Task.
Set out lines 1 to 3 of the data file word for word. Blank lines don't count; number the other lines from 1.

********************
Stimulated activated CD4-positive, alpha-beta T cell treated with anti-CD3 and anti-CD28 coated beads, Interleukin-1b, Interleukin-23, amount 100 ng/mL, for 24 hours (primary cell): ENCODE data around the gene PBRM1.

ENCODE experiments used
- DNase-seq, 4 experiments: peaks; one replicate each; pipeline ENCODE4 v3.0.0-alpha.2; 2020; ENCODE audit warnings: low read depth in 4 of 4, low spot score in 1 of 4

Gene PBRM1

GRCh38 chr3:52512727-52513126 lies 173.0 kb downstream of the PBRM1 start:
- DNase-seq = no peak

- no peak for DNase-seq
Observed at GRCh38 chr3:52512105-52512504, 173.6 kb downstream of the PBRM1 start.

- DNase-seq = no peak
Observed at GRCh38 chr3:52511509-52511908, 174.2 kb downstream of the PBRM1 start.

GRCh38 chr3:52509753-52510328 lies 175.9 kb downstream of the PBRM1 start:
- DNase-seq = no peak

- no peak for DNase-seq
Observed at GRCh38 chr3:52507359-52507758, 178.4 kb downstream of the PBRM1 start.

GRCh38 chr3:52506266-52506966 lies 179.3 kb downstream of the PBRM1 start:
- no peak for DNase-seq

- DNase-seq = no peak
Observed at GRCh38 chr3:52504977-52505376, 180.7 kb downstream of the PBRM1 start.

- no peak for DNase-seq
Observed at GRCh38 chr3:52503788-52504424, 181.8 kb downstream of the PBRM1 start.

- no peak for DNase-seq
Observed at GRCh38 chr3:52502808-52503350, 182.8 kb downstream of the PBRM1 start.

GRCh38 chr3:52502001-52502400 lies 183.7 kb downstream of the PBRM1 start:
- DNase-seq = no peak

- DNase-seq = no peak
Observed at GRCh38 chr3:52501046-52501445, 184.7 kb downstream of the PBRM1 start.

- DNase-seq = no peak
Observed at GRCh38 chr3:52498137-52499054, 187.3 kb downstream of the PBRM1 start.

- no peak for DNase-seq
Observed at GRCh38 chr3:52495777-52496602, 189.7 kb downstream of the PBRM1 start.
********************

Stimulated activated CD4-positive, alpha-beta T cell treated with anti-CD3 and anti-CD28 coated beads, Interleukin-1b, Interleukin-23, amount 100 ng/mL, for 24 hours (primary cell): ENCODE data around the gene PBRM1.

ENCODE experiments used
- DNase-seq, 4 experiments: peaks; one replicate each; pipeline ENCODE4 v3.0.0-alpha.2; 2020; ENCODE audit warnings: low read depth in 4 of 4, low spot score in 1 of 4